It was like, 4 days before anyone told me that this was the worst weather they could remember. Here I am thinking I'm maybe being a giant pussy after so much time in sunny-and-seventy-two southern california.
I really doubted my own memory of the northeast. The rain is supposed to fall downwards, right? Not be blown sideways into your face? Witness the horror of some kind of umbrella holocaust, the broken bodies littering every street corner. You do forget these little details about life up here, where you live and die by the weather.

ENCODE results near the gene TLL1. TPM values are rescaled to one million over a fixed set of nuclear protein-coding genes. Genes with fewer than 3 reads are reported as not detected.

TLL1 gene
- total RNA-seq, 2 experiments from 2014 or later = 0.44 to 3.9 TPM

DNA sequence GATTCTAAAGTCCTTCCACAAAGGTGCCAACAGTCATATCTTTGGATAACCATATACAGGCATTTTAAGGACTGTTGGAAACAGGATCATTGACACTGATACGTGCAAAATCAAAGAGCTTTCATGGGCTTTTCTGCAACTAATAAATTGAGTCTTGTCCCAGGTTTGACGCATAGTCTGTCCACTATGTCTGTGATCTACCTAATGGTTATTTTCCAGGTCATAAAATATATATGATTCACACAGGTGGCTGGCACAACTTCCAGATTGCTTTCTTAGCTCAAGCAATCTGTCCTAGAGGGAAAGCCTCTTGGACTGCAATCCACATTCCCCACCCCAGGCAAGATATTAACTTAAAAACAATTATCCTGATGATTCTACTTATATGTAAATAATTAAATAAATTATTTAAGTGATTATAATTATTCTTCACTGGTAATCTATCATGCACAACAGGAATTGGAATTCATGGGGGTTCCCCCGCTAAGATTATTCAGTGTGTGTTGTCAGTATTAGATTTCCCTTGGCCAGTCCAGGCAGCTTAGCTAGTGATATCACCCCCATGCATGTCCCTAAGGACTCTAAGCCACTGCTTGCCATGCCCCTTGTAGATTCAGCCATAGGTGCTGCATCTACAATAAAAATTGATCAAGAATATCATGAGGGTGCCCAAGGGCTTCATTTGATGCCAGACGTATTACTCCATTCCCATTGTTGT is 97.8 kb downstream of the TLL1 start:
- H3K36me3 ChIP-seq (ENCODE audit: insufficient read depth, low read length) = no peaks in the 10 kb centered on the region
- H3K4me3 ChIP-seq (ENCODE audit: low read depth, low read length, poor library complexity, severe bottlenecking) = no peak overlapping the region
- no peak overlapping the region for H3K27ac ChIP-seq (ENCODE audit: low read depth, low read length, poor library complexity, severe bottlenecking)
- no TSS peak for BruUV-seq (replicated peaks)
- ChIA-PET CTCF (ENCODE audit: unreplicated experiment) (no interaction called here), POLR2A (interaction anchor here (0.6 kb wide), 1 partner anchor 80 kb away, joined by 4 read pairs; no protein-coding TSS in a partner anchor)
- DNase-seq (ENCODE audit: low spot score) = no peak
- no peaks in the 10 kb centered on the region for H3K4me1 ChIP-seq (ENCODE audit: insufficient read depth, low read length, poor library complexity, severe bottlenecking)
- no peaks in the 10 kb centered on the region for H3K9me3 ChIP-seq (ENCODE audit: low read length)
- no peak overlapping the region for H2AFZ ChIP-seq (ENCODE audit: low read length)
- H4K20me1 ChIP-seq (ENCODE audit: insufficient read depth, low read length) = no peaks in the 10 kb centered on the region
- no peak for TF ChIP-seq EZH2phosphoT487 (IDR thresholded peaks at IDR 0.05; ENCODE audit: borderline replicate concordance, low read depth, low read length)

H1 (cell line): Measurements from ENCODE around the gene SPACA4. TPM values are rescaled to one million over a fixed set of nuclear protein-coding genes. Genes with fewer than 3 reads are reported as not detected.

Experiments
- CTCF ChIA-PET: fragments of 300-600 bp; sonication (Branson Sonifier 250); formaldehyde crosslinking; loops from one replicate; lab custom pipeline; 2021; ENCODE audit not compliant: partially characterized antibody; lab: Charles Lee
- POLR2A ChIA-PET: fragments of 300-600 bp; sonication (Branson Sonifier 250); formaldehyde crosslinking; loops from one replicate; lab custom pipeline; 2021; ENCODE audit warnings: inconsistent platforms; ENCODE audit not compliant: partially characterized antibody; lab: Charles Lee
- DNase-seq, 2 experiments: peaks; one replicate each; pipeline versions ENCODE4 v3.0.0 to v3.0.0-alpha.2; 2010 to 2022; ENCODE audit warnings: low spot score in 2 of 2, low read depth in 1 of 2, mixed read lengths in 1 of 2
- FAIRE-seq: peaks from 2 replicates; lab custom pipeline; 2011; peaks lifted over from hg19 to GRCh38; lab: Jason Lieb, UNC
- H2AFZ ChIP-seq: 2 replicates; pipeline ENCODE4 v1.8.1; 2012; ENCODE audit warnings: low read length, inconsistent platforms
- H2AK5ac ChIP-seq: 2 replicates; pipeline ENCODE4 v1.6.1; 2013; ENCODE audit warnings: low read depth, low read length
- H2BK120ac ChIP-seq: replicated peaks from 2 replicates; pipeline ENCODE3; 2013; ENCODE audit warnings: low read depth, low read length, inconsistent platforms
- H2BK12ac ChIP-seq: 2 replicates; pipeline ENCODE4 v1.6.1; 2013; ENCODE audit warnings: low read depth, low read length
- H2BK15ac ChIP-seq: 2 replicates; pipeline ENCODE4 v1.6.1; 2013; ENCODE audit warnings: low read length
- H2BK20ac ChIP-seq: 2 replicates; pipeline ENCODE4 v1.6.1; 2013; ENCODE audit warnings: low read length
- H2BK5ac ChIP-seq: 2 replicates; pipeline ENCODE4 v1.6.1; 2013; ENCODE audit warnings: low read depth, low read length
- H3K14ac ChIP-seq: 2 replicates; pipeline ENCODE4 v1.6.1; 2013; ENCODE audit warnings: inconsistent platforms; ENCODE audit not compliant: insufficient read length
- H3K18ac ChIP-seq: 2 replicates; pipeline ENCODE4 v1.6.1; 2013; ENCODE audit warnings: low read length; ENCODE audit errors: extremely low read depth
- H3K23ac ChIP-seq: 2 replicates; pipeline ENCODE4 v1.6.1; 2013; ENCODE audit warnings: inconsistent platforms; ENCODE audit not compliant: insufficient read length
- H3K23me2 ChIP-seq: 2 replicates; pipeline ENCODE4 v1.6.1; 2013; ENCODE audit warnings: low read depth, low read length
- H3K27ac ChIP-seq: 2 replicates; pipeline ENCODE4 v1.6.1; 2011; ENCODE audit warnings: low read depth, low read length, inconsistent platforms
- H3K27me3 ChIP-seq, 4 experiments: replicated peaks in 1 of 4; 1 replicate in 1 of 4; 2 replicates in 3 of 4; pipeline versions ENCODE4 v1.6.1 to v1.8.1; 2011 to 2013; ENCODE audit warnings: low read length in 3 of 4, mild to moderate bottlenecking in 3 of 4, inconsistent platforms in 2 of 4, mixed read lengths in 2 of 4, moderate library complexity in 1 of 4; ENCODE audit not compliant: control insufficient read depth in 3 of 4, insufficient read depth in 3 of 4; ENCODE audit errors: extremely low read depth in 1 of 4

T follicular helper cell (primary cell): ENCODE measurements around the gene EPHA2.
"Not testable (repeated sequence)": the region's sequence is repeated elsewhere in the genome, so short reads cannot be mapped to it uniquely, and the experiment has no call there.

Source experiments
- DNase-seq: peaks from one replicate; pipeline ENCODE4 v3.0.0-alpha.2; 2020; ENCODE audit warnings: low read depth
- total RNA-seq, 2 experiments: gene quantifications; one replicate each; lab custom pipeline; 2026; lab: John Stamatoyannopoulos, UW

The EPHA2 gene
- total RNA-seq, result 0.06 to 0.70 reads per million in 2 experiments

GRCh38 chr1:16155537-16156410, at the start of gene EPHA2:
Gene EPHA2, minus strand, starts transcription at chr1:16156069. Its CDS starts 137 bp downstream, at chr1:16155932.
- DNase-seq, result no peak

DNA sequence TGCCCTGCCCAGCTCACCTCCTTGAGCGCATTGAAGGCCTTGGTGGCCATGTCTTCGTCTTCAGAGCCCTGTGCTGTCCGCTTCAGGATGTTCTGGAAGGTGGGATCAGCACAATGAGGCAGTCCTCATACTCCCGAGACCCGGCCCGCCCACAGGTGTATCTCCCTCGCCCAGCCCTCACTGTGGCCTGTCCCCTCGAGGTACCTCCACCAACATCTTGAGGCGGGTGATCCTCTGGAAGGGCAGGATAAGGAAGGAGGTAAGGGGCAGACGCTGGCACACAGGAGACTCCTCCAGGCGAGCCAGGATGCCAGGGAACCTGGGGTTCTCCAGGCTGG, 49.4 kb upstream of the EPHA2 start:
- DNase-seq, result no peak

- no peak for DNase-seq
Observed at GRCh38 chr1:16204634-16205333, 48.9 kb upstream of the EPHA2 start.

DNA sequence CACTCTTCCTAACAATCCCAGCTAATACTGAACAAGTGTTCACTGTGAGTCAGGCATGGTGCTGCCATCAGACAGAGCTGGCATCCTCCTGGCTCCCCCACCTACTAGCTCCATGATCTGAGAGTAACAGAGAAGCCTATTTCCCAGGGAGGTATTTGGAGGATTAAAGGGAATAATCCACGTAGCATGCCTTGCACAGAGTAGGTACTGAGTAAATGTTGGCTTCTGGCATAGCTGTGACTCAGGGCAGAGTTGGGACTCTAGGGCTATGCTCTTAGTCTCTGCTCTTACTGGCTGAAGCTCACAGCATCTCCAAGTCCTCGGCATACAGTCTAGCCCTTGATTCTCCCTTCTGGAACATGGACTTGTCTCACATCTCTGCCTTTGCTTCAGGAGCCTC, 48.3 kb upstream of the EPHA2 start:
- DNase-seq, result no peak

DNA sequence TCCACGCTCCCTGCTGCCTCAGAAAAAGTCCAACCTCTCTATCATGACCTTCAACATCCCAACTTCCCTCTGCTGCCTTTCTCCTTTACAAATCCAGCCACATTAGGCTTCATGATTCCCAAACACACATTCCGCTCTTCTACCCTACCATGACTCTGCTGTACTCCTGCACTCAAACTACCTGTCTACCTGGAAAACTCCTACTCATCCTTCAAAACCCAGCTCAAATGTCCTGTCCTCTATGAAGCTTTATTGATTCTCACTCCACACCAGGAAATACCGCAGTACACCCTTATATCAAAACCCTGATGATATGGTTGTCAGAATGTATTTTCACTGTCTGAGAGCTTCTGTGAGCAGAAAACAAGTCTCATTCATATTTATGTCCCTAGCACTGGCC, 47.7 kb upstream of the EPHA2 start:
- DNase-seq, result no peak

Getting ahead of myself.
I woke up on my last Santa Monica morning at 4am. My parents drove me into the airport, as is their wont. Here's me:
I stressed about carrying my backpack on the plane, but then I remembered all the ludicrous rolling/folding/kitchen sink suitcases that everyone has now and just did it. I suspect I won't get away with that on some domestic Jordanian puddle jumper, but we'll cross that bridge when we come to it.
On bus to grand central, staring out the window and thinking to myself how different the colors are, muted and grey. None of the deep reds and greens of california. The moment I walked into the station I breathed a big sigh of relief. To just stand on the periphery and be among the bustle of new york city felt so palpably satisfying. I couldn't help but smile.